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November 11, 1981 - Image 1

Resource type:
Text
Publication:
The Michigan Daily, 1981-11-11

Disclaimer: Computer generated plain text may have errors. Read more about this.

Panel to consider

cuts in,

'U,

schools

By ANDREW CHAPMAN
The University has taken the first steps
toward possible elimination of entire schools
and colleges in light of financial troubles that
may lie ahead.
To accomplish this, a University budget ad-
visory panel has established a subcommittee to
consider guidelines and procedures for the
discontinuation of any of the 17 schools and
colleges at the University.
THE SUBCOMMITTEE, which will be part
of the University Budget Priorities Committee,.
has not been given formal orders to consider
the. discontinuance issue, but a number of
committee members have volunteered for the
subcommittee assignment, said Mary Ann
Swain, nursing professor and chairwoman of

the BPC.
The Budget Priorities Committee is an ad-
visory board of faculty, students and ad-
ministrators.
"Forethought is better than a crisis reac-
tion," Swain said of the subcommittee's study..
A set of guidelines for 'discontinuing
academic programs was adopted two years
ago. Those guidelines were used to eliminate
the University's geography department last
July..
THE NEWLY established group will attem-
pt to develop a useful set of guidelines to
evaluate all -University academic programs,
said Frizell Vaughan, public:health professor
and member of the Budget Priorities Commit-
tee.

Vaughan said the BPC will study possible
criteria to be used for discontinuance of
schools and colleges in the event of an ex-
tremely serious financial situation.
"We're considering the worst, though we
hope it doesn't happen," Vaughan said.
HE ADDED THAT the University can no
longer operate at the level which it has for the
past 30 years and said that the chances of
financial improvement in the future were slim.
Jamie Moeller, a student BPC represen-
tative and a member of LSA Student Gover-
nment, said Frye believed that creating a
committee to study discontinuance of schools
and colleges was a good idea, and addled that
Frye wanted Aa study to begin as soon as
possible.

"There is a feeling of urgency," Moeller
said.'
A PROBLEM FACED by committees such
as the BPC is the long amount of time it takes
to organize a subcommittee and then have that
subcommittee study its assigned problems,
said Bob Sauve, budget assistant to / Vice
President for Academic Affairs Billy Frye.
"Frye can't wait two years for their advice,"
Sauve added.
If the University's money crunch continues,
it may be necessary to eliminate entire
schools, Sauve said.
HE EXPLAINED that only so many ad-
ministrative departments can be cut without a
breakdown in the day-to-day functioning of the

University.
Frye would "love" to have the BPC con-
sider guidelines and procedures for discon-
tinuance of schools and colleges, Sauve said.
"As a University we haven't worked out a
good system for which schools to look at or how/
to look at them," Sauve said.
The administration wants faculty in-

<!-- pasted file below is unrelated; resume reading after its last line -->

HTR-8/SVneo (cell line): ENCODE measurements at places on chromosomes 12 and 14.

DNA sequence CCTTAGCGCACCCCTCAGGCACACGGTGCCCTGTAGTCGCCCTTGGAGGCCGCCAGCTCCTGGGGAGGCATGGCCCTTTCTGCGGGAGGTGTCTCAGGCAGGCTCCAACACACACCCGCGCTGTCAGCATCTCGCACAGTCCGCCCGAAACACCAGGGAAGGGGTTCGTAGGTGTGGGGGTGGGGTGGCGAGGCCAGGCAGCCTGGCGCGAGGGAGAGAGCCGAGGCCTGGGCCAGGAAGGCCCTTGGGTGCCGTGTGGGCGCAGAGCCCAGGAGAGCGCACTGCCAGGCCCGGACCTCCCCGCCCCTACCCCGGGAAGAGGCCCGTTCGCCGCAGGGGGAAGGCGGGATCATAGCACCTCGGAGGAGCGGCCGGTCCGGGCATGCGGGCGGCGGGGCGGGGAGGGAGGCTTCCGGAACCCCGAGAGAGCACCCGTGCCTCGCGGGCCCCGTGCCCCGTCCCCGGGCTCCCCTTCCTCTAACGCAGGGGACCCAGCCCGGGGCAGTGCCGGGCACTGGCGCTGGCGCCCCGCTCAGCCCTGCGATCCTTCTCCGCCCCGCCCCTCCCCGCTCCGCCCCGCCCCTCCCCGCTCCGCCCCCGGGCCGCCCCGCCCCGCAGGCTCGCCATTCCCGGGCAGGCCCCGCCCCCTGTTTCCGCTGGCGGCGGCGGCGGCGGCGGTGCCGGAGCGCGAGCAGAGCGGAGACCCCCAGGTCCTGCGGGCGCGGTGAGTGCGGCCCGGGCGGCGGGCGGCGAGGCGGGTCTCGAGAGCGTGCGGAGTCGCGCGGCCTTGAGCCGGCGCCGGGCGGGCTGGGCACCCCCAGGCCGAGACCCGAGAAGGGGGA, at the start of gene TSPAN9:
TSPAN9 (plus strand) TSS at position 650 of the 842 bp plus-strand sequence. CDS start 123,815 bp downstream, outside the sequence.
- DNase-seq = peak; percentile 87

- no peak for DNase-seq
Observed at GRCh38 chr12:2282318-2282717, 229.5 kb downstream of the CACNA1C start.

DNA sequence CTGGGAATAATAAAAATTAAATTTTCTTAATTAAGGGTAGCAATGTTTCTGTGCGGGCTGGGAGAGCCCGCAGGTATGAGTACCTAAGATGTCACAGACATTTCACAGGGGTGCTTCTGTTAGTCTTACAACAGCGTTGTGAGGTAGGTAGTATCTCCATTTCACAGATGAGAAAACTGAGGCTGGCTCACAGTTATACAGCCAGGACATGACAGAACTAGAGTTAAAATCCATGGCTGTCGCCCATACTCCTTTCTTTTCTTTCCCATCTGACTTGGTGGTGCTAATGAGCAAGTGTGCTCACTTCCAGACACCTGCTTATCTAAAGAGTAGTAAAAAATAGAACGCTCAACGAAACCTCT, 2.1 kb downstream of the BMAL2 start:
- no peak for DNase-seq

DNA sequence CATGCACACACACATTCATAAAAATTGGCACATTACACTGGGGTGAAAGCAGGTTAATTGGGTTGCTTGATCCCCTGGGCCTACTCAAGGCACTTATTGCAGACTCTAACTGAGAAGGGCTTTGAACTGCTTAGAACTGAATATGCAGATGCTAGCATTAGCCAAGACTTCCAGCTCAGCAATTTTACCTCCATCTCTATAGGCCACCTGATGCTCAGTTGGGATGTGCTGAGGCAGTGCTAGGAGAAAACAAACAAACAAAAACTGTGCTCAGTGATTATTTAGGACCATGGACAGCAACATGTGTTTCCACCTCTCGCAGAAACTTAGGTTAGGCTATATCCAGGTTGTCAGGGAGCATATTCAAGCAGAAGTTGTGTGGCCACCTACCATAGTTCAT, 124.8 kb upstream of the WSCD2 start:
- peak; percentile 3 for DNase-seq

volvement if there is "the need, or poassible
need, to do major reductions in major units at
the University," he added.
Committee Chairwoman Swain said the BPC
is attempting to play an active, as opposed to
reactive, role in dealing with the University's
budget problems.

J. ::.

MUNDANE
Ninety-Two Years
Mostly clear today with a
of, Dc"lfhigh in the mid-40s and a,
Editorial Freedom w low of 30.
Vol. XCI , No. Copyright 1981 The Michigan Daily Ann Arbor, Michigan-Wednesday, November] 1, 1981 Ten Cents Ten Pages

GEO wins bargainnrights

"'U' is undecided
on possible appeal

By JANET RAE
Graduate Employees Organization.
*members ;scored a victory in their
five-year legal battle with the Univer-
sity last week when the Michigan"Em-
ployment Relations Commission upheld'
an earlier decision that most graduate
student assistants are employeds of the
University. '
Only research assistants are ex-
cluded from the ruling, which gives
GSAs the right to organize and bargain
collectively. The University previously
had refused to cooperate with,
negotiating efforts on the grounds that
the GSA positions were a 'form of finan-
I cial aid.
THE UNIVERSITY has until Nov.
24, to file with the State Court of Ap-
peals before they legally will be bound
to cooperate with the ME1AC decision.
Final action is up to the Regents, who
will hold their monthly meeting Nov.
19 and 20.
The decision originally made by ad-
ministrative law judge Shlomo Sperka
and upheld by the three-member
MERC board, orders the University to
abide by a contract drawn up in 1976
following negotiations with GEO. The
decision states the contract should be
observed "until the parties reach
agreement on a new contract or have
bargained in good faith to impasse."

Sperka, University officials and GEO
leaders, said they could not recall any
details of the original contract.
"IT'S TRUE the contract was impor-
tant, but it wasn't the main issue,"
SSperka said. "The University said, 'No
more. We don't have to bargain with
you. You're not employees.'
Technically, that is what is at issue."
Morris Milmet, chairman of the
MERC board, filed a dissenting opinion
with the decision, saying collective
bargaining "could have a potentially
long-term destructive effect far out- A MEMBER OF T
weighing any immediate beneficial by- placard during a ra